Economic Advisor -March 11,2020


Last Week's Economic News in Review
March 11, 2020
Construction spending rose to record levels, while employment expanded, and layoffs declined.

Construction Spending

Construction spending rose to an annual rate of $1.369 trillion in January, which was 1.8 percent higher than December's pace of $1.345 trillion. January's increase marked a record high for monthly construction spending. Compared to the same period a year ago, January's rate was 6.8 percent higher than January 2019's rate of $1.282 trillion.

Looking at housing, spending on residential construction hit an annual rate of $554.8 billion in January, which was 2.1 percent higher than December's rate of $543.6 billion. Spending on single-family home construction rose to an annual rate of $297.7 billion, which was 2.8 percent higher than December's pace of $289.6 billion.

"With the Federal Reserve on pause and attractive mortgage rates, the steady rise in single-family construction that began last spring will continue into 2020," noted Robert Dietz, chief economist for the National Association of Home Builders, in a public statement. "However, builders continue to grapple with a shortage of lots and labor while buyers are frustrated by a lack of inventory, particularly among starter homes."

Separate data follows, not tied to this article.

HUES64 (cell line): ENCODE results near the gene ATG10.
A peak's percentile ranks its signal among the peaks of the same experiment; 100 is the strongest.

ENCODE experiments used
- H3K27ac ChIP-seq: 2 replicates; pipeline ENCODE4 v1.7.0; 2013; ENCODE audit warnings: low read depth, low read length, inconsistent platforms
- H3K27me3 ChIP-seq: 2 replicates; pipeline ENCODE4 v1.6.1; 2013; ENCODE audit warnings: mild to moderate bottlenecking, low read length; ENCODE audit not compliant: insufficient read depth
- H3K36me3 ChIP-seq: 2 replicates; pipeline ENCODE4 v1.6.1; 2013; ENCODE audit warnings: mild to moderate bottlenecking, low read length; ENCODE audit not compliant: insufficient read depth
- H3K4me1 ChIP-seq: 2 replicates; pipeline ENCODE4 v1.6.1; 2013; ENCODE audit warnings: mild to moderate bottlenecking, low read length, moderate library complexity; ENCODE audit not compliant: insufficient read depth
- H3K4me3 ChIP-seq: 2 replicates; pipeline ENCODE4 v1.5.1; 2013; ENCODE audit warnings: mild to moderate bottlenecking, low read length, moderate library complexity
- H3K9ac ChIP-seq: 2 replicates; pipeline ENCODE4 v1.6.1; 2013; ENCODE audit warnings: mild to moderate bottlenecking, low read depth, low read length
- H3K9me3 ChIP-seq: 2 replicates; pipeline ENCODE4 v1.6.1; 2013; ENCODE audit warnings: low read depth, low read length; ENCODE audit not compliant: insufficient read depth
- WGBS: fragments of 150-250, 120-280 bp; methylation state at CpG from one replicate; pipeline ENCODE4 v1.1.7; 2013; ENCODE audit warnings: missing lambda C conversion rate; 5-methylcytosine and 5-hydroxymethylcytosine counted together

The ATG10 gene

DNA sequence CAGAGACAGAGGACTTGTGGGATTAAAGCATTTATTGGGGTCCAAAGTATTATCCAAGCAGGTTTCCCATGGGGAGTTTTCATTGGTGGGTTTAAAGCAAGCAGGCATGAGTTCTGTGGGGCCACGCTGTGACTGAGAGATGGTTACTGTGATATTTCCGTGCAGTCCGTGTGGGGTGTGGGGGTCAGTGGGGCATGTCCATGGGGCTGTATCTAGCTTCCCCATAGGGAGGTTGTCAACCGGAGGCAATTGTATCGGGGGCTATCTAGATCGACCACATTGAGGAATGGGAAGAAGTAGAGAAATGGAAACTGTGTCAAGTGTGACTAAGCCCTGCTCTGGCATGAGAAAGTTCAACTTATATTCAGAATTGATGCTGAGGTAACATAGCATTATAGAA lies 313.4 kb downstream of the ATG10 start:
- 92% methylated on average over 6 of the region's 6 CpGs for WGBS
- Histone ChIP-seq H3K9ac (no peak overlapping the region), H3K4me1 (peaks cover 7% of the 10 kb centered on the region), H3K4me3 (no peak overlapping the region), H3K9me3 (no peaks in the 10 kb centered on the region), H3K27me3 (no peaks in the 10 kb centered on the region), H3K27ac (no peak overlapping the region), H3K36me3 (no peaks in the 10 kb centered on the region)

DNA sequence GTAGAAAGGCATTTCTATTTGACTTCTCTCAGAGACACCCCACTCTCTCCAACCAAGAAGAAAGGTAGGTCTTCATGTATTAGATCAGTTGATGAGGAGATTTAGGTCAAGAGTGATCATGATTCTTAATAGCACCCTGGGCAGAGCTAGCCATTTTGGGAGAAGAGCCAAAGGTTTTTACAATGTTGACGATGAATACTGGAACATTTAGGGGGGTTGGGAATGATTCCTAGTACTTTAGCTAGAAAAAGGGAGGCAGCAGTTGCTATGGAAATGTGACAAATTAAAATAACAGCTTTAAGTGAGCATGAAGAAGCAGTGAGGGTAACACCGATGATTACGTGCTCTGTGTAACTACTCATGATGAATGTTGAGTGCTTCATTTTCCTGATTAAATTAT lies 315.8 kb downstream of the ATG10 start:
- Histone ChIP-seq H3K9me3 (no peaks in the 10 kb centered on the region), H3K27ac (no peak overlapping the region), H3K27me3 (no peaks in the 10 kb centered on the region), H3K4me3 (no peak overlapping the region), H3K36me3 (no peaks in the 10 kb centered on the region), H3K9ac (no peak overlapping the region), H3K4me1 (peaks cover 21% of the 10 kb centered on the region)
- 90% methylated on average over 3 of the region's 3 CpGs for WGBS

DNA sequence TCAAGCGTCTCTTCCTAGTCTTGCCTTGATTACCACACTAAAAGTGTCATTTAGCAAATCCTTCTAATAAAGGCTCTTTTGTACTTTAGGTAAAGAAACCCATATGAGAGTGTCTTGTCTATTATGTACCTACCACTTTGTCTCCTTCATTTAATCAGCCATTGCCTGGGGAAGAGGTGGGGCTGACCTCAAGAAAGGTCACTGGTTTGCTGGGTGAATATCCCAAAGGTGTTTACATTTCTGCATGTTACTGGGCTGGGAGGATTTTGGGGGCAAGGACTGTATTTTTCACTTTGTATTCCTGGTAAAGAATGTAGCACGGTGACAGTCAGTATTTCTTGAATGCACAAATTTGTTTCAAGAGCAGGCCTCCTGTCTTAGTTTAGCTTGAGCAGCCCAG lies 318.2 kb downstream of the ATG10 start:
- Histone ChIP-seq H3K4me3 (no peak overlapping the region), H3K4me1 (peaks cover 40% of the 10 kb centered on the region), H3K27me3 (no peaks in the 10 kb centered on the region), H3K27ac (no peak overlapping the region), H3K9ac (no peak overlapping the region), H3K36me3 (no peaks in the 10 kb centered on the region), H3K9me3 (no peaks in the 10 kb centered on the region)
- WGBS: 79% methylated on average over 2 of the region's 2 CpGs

Meanwhile, the economy added 273,000 jobs in February, with key job growth sectors being healthcare, social assistance, food and drinking services, government, construction, professional and technical services, and financial services, according to last weeks' report from the Bureau of Labor Statistics.

This kept the unemployment rate hovering at 3.5 percent, with the unemployed population at 5.8 million people. The number of long-term unemployed Americans - those without a job for 27 weeks or longer - remained virtually unchanged at 1.1 million, representing 19.2 percent of the unemployed population.

February's average hourly earnings for all employees grew by 9 cents to $28.52. Compared to the same period a year ago, average hourly earnings were up 3 percent.

The big question among many jobs sector watchers was whether or not the coronavirus would impact the job market,

"It's certainly a relief that we had a strong tailwind," Diane Swonk, chief economist at tax advisory firm Grant Thornton, told the New York Times. "Service, leisure and hospitality, these are all very vulnerable. The good news is that these workers had some cushion ahead of time. It helps blunt the blow."

Jobless Claims

Looking at layoffs, first-time claims for unemployment benefits filed by recently unemployed Americans during the week ending Feb. 29 dipped to 216,000, a decline of 3,000 claims from the previous week's total of 209,750, the Employment and Training Administration reported last week.

The four-week moving average, which is considered a more stable measure of jobless claims, grew to 213,000, which was 3,250 claims higher than the preceding week's average of 209,750 claims.

The Administration's latest report marked the 261st straight week that initial claims have come in below the 300,000-claim level, which economists consider an indicator of a growing job market.

This week, we can expect:
  • Wednesday - Consumer prices for February from the Bureau of Labor Statistics; the Federal budget for February from the Treasury Department.
  • Thursday - Initial jobless claims for last week from the Employment and Training Administration; producer prices for February from the Bureau of Labor Statistics.
  • Friday - Consumer sentiment for March from the University of Michigan Surveys of Consumers; import prices for February from the Bureau of Labor Statistics.